In just twelve weeks, BMW Motorsport GmbH developed a Group 5 version of the all new 'E21' 320 saloon. The new GT racer was ready in time for the 1977 season and replaced the ageing 3.0 CSL, which had actually started life as a Touring Car earlier in the decade. What helped to develop the car in such a short timespan was the fact that a suitable engine already existed in the form of the mighty 'M12' four-cylinder that had been successfully used in sports cars and F2 racers for several seasons.
Producing around 310 bhp from its two-litre displacement, the twin-cam, sixteen-valve engine was mounted inside a heavily modified production car shell. This had been stripped of all unnecessary components and fitted with massive flared wheel-arches and an aggressive aerodynamics package that been honed in the Pininfarina wind-tunnel. The end result was a truly spectacular machine that tipped the scales at just 740 kg including the driver and half a tank of fuel. With a near perfect 50/50 weight distribution, it was also very well balanced and immediately reported to be a beautiful car to drive.
The Group 5 version of the 320 was introduced in December of 1976, ready to hit the track the following season. It was to be raced by BMW's loyal customers on both sides of the Atlantic and while the German manufacturer also fielded five works cars for their talented 'junior' drivers, another 27 'customer' cars would be supplied to race teams all over the world. In Europe, the cars were raced with considerable success in the World Championship and also in Germany's highly competitive DRM series. Especially on tight circuits the compact BMW did very well against the more powerful Porsche 934s and 935s. Several wins were scored but the championship titles remained out of reach.
In June 1977 BMW and Hervé Poulin entered a two-litre 320 Group 5 ‘Art Car’, liveried by Roy Lichtenstein, into the legendary Le Mans 24 hour enduro. The Pop Art 320 come home an impressive 9th overall after 24 hours of racing – demonstrating the reliability of the strong BMW four cylinder engine. Of course this means that Group 5 BMW 320s are therefore eligible for Peter Auto’s CER and their flagship Le Mans Classic.
This example, chassis E21-R1-17 was built by the factory and sold to well-known German BMW and DRM racer, Gustav Fischer. Under the Valvoline Deutschland Team banner, Fischer would go onto compete in the 1978 Deutsche Rennsport Meisterschaft (DRM) season against the mighty Porsche 935s and Zakspeed Capris – taking in the great circuits such as Avus, Mainz-Finthen, Zandvoort, Kassel-Calden, Hockenheim GP meeting, Zolder, and Norisring. Despite having the best current equipment, Fischer wasn’t as competitive as hoped, and after some unreliability, he sold the car to Gerd Reiss who would enter the car under his private ‘Team Immobilien G. Reiss’.
After a limited DRM campaign, Reiss sold the car to Swedish ace Kenneth Leim. Leim would enter the car into the World Sports Car Championship for the 1982 season, with 1000km entries at Monza, Silverstone, Nürburgring, Spa and Mugello – sharing with fellow Swede Kurt Simonsen.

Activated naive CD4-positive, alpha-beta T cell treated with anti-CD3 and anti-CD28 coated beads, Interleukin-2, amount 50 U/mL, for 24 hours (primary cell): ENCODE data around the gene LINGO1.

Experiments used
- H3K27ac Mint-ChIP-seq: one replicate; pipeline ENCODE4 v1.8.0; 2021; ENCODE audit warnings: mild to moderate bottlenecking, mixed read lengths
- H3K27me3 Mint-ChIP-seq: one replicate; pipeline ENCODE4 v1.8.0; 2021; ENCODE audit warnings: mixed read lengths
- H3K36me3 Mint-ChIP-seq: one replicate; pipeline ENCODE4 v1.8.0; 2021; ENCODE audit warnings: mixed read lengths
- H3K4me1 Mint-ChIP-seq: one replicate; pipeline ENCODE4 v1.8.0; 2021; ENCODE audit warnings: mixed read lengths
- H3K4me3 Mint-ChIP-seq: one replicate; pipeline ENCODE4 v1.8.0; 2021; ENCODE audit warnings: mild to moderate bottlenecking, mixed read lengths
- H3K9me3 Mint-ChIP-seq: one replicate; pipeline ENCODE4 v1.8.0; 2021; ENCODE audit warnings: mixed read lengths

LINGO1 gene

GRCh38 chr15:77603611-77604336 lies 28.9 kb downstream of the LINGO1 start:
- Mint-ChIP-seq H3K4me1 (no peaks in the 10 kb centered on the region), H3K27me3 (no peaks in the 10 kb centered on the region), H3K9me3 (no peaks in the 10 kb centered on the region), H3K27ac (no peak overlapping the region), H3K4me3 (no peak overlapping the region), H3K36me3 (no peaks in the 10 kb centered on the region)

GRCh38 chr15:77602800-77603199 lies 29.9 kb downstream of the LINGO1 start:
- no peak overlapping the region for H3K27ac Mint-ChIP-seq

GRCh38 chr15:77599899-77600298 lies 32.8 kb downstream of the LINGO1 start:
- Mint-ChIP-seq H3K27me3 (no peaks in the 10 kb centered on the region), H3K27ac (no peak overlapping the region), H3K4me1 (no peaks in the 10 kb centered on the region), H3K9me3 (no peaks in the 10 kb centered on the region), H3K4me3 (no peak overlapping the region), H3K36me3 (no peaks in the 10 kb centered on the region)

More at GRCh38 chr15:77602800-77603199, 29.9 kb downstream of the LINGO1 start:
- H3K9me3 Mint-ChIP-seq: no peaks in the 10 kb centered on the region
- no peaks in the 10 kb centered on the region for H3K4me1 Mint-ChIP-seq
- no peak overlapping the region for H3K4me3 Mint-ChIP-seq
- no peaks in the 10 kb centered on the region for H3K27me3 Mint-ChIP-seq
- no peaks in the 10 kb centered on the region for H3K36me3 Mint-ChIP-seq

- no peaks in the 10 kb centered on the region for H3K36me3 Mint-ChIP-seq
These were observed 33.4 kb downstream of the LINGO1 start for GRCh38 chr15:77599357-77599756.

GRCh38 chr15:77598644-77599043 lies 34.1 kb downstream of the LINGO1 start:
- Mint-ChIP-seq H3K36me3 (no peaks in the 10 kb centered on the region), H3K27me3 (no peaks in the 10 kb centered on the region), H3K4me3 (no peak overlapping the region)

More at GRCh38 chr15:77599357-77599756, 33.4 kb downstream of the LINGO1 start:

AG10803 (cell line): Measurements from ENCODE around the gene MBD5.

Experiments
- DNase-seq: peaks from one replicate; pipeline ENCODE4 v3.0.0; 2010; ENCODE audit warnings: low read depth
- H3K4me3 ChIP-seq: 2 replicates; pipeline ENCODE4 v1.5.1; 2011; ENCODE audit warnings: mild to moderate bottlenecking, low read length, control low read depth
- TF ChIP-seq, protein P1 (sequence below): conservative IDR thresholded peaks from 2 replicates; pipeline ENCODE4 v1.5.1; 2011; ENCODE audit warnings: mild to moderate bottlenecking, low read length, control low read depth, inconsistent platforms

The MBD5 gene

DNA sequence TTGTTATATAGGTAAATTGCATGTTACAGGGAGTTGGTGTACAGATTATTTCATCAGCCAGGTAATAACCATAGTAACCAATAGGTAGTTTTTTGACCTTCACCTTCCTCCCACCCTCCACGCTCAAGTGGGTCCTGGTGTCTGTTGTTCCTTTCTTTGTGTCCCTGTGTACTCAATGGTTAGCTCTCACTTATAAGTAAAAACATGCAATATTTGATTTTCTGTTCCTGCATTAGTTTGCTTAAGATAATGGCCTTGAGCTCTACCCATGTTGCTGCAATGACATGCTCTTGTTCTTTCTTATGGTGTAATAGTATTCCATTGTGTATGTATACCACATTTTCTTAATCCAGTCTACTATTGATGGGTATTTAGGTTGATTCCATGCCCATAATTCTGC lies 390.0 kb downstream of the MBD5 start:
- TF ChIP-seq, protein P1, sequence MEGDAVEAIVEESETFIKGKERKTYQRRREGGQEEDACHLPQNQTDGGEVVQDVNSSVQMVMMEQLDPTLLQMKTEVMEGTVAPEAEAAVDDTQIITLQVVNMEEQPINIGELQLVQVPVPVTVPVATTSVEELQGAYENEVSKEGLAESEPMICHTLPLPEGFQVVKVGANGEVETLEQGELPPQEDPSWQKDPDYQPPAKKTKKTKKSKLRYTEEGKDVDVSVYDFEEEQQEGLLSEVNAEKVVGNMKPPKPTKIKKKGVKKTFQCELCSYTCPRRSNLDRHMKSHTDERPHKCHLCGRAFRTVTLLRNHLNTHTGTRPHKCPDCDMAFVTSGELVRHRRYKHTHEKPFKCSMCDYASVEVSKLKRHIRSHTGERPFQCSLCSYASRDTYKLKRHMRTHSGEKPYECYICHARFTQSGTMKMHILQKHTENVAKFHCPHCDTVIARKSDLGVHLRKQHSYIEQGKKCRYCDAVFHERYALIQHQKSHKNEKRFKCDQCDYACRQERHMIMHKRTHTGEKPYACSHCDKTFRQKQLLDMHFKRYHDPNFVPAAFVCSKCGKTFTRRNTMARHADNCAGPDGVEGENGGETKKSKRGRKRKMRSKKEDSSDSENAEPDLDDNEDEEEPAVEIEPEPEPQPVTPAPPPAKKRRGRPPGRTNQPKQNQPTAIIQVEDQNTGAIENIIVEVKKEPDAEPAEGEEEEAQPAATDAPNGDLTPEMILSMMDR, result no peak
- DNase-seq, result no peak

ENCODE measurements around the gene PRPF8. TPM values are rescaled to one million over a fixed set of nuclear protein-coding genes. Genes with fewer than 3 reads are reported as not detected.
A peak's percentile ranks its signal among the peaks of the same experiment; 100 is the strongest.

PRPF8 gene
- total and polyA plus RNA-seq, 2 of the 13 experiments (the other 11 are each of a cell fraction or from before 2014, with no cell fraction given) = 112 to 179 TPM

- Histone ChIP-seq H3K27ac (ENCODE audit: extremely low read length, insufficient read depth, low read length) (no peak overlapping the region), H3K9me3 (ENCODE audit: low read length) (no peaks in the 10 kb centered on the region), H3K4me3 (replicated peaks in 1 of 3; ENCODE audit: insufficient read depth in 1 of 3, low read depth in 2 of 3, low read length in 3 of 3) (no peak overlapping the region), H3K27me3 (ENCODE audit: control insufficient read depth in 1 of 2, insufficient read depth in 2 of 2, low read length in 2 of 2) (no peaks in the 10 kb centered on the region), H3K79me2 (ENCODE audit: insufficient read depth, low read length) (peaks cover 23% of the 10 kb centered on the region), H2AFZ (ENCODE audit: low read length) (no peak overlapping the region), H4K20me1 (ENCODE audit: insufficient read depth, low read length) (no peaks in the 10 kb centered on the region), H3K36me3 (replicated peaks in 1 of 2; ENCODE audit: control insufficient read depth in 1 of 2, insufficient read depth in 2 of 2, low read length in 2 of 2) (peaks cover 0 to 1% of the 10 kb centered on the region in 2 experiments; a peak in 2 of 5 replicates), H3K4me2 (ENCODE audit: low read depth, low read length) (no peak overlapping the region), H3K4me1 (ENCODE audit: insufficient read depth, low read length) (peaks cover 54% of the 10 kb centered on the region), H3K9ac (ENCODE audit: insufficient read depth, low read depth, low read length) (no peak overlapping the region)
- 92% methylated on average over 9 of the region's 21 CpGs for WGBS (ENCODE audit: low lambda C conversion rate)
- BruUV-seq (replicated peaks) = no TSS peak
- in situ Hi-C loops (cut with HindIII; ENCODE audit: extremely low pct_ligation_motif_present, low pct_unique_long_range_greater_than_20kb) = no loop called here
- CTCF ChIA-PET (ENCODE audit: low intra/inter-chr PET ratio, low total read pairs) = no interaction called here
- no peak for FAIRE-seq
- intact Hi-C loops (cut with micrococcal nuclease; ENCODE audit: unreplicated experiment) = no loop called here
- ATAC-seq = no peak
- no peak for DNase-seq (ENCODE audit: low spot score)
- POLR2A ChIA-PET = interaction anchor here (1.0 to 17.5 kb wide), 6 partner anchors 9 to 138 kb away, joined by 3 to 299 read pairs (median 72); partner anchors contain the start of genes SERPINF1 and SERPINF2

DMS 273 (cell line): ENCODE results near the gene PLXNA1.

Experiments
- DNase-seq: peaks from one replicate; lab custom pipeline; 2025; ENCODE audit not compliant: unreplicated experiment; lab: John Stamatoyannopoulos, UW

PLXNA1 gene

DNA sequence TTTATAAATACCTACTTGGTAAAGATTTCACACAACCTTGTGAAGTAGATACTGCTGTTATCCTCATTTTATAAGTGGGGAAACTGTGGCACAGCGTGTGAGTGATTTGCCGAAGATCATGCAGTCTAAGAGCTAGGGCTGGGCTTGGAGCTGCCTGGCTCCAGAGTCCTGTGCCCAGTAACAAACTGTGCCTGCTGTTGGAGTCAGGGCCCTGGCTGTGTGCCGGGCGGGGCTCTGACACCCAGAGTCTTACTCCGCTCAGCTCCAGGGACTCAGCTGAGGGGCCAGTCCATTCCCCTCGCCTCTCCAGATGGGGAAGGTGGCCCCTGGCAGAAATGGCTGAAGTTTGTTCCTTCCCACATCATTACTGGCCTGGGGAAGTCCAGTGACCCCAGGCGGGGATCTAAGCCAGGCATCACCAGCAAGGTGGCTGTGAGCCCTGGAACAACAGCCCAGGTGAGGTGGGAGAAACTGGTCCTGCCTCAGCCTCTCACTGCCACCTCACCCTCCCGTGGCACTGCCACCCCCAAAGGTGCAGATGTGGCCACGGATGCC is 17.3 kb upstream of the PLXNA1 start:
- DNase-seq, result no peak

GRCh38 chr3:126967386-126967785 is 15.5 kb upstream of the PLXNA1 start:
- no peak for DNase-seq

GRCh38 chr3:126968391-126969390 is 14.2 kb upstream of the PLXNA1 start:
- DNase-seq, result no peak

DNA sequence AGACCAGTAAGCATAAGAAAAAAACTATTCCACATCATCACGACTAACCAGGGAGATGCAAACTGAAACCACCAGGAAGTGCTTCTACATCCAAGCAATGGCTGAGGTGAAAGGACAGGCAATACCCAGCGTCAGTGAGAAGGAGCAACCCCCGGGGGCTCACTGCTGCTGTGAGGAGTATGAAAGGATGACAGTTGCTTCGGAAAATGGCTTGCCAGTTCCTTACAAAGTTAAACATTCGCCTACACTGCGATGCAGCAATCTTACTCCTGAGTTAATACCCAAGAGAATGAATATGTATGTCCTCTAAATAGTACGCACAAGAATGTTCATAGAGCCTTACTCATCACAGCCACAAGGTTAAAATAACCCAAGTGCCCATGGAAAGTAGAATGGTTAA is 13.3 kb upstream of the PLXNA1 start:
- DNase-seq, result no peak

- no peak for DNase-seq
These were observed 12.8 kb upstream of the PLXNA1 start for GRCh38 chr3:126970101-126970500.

The car subsequently went back to Sweden from where Christer Simonsen (Kurt’s son) bought the car to take on the Nordic Special Saloon Championship, within which he was an overall front-runner, right through until the end of the 1985 season.
Finnish racer Eero Vesenterä would be the next owner and for 1987 and ’88 he would continue to run at the front in the competitive Nordic Series where many of these now obsolete Group 5 cars would find a home. At the end of the ’88 season, the car was sold to John K. Westman, who continued to enter the Nordic Series plus the domestic Finnish races – finally retiring the car in the early 1990s. It was 1996 that British BWM guru and racer Alex Elliott travelled to Finland to buy two Group 5 BMWs, including this car. The car was near complete with chassis, body, suspension, brakes, exhaust, interior etc all there, but minus engine, and now plain white. Even the original seat and inertia race belts were with the car. From 1996 to 2011, the car remained in the UK in the same state and engineless, until the current owner bought it and started planning a comprehensive and exacting restoration to 1977/’78 spec factory spec.
The stunning restoration was carried out over a three year period by Tony Hansford and his skilled team at H-Engineering, with every detail considered. The Group 5 320 in the factory BMW Museum was analysed and compared to ensure that original details were correct, and that in any cases where new items had to be manufactured, they were materially and visually correct. The correct 2-litre M12 race engine was of course reinstalled into the car, plus the ultra-rare 5-speed Getrag gearbox and magnesium differential. The finished article is not just period correct and beautifully detailed, but truly race-ready to modern standards. It is also complete with a new FIA HTP.
The car was rebuild for CER and Le Mans Classic and is only for sale due to the owner’s racing plans changing. Within the racing spares package is an extra set of correct BBS magnesium wheel with good wets fitted, a 4-speed gearbox (8hrs maximum), and an iron Le Mans differential (8hrs maximum) – The more valuable 5-speed gearbox (0 hours) and a period magnesium differential (0 hours) are currently fitted to the car.
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